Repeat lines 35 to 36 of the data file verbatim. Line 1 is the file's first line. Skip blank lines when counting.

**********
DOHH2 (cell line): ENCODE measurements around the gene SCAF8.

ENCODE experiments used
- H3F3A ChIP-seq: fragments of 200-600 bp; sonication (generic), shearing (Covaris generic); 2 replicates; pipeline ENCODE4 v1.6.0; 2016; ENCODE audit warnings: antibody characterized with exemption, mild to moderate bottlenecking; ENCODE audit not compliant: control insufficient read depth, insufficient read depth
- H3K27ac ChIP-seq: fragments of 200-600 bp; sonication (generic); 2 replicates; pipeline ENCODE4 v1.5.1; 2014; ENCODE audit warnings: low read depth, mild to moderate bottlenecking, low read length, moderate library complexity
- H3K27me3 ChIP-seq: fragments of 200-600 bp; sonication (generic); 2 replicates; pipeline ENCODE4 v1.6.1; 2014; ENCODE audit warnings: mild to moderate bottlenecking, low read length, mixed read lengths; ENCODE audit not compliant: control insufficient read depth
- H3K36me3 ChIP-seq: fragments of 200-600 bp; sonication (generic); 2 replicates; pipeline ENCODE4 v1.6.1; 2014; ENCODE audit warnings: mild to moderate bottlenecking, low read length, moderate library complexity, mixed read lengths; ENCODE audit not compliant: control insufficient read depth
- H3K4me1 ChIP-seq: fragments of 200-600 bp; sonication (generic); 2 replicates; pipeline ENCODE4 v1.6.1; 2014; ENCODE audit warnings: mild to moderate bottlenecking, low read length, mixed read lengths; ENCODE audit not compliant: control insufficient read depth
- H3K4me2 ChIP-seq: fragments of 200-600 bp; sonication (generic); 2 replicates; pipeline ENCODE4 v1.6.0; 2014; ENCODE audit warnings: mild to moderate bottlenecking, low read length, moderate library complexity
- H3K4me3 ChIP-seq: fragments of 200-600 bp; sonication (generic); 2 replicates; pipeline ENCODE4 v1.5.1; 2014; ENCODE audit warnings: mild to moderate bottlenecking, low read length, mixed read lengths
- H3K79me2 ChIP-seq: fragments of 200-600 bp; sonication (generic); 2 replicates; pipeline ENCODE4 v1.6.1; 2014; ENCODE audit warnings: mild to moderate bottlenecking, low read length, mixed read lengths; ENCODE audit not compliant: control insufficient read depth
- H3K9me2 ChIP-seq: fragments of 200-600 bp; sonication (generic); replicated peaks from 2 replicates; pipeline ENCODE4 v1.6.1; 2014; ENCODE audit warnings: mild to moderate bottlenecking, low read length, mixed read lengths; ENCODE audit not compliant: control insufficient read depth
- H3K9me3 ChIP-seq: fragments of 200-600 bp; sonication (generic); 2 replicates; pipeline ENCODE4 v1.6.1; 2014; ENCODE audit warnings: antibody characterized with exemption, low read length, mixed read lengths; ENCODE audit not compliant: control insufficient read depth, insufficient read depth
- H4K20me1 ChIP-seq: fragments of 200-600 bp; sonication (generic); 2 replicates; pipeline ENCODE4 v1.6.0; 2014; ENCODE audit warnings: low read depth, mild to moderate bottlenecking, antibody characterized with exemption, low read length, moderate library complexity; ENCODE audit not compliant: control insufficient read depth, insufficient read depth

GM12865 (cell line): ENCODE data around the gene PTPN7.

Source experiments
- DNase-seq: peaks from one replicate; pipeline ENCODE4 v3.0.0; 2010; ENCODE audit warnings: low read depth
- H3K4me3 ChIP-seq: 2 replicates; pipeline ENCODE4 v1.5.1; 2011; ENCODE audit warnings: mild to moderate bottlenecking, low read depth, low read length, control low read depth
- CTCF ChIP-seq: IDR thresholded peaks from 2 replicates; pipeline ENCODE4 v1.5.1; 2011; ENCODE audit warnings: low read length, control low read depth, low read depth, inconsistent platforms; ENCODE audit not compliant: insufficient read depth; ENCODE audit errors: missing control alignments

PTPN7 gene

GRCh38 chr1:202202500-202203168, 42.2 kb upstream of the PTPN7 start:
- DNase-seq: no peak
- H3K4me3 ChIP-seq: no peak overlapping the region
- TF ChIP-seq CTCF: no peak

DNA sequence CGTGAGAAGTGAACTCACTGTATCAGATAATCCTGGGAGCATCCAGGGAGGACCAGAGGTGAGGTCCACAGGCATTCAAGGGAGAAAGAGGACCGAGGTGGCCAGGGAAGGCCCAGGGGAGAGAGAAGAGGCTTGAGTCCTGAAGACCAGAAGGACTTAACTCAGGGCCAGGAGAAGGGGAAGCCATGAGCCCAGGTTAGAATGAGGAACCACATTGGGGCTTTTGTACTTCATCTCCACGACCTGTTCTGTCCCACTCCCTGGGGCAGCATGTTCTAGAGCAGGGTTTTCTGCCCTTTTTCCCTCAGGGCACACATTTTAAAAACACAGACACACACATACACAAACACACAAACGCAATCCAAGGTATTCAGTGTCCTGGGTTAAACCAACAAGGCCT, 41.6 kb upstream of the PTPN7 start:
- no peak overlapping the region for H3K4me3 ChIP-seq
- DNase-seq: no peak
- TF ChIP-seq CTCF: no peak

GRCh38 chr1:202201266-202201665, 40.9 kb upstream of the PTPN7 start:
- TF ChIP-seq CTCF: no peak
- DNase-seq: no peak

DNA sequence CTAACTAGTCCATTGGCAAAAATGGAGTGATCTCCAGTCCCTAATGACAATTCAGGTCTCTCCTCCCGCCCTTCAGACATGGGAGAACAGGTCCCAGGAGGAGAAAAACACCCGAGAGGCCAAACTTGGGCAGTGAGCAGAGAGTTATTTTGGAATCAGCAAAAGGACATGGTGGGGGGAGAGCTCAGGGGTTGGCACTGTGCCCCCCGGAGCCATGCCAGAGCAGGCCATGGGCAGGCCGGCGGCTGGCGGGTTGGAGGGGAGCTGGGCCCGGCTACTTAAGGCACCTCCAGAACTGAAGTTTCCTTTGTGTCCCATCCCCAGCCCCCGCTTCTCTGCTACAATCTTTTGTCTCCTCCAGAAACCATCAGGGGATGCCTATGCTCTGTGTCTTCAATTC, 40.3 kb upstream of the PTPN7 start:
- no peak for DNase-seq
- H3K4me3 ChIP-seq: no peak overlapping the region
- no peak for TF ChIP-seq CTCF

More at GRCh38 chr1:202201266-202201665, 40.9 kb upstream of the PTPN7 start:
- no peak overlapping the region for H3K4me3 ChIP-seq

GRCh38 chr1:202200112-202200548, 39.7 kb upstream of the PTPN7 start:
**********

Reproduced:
More at GRCh38 chr1:202201266-202201665, 40.9 kb upstream of the PTPN7 start:
- no peak overlapping the region for H3K4me3 ChIP-seq